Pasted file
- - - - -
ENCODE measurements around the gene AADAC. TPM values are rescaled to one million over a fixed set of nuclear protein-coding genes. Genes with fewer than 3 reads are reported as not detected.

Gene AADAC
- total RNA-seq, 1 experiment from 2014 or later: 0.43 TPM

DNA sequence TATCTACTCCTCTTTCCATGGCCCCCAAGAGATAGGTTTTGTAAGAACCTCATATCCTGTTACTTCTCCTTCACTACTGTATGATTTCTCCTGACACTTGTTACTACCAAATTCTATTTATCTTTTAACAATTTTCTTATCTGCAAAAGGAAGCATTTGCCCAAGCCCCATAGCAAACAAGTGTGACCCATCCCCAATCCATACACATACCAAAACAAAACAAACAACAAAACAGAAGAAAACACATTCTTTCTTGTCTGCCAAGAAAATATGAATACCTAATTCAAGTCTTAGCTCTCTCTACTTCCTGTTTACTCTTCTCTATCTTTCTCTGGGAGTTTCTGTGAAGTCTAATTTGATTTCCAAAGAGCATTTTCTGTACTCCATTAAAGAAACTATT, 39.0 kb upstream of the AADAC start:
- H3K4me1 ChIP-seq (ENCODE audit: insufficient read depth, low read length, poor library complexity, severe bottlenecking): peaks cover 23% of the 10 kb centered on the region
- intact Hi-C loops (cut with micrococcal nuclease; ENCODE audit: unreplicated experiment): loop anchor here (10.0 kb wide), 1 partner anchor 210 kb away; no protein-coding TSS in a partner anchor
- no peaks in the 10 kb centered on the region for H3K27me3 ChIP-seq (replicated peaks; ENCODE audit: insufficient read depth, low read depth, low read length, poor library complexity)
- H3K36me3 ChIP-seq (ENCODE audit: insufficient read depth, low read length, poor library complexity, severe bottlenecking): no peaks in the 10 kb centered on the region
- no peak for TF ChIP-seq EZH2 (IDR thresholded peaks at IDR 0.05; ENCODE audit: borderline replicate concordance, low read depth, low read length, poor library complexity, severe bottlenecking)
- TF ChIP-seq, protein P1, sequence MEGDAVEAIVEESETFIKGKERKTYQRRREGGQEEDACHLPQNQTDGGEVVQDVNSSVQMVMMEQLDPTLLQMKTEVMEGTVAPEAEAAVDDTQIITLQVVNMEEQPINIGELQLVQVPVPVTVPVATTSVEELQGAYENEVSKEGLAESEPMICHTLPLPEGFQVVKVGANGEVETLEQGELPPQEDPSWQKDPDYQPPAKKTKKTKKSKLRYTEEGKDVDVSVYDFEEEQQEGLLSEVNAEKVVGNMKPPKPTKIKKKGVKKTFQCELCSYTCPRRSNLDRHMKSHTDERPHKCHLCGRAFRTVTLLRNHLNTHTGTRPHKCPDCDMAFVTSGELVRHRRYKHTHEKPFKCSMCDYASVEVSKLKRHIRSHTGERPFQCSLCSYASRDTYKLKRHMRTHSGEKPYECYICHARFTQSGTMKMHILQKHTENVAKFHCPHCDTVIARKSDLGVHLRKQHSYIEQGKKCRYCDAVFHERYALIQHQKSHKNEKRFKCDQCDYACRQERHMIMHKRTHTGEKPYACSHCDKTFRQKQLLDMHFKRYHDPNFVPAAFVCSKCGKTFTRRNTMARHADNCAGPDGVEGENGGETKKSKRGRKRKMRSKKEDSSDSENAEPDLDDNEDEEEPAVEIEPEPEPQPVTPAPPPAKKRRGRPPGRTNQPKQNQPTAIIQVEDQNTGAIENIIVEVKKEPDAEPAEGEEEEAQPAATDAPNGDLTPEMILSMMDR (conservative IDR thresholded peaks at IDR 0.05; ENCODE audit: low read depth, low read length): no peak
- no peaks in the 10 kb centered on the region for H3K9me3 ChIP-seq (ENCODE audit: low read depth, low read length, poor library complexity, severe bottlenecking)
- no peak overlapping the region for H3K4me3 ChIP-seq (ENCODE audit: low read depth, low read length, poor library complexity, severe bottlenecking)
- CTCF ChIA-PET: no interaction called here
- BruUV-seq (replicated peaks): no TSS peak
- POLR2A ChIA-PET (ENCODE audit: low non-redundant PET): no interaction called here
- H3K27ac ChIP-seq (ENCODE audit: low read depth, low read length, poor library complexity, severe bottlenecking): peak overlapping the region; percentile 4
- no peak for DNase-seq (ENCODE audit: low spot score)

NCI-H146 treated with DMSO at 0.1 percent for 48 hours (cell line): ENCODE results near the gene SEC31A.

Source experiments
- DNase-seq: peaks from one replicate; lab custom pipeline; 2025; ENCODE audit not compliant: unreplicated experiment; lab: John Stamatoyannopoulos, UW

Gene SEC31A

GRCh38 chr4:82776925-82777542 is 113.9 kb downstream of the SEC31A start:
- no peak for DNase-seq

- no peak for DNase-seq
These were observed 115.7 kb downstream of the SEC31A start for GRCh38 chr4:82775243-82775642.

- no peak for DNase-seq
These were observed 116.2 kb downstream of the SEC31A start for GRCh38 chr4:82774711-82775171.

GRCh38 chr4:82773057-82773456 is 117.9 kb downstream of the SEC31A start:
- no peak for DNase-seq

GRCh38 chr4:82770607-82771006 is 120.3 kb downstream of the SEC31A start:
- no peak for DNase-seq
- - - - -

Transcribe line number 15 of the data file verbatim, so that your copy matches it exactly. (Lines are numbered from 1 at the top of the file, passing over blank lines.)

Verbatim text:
- POLR2A ChIA-PET (ENCODE audit: low non-redundant PET): no interaction called here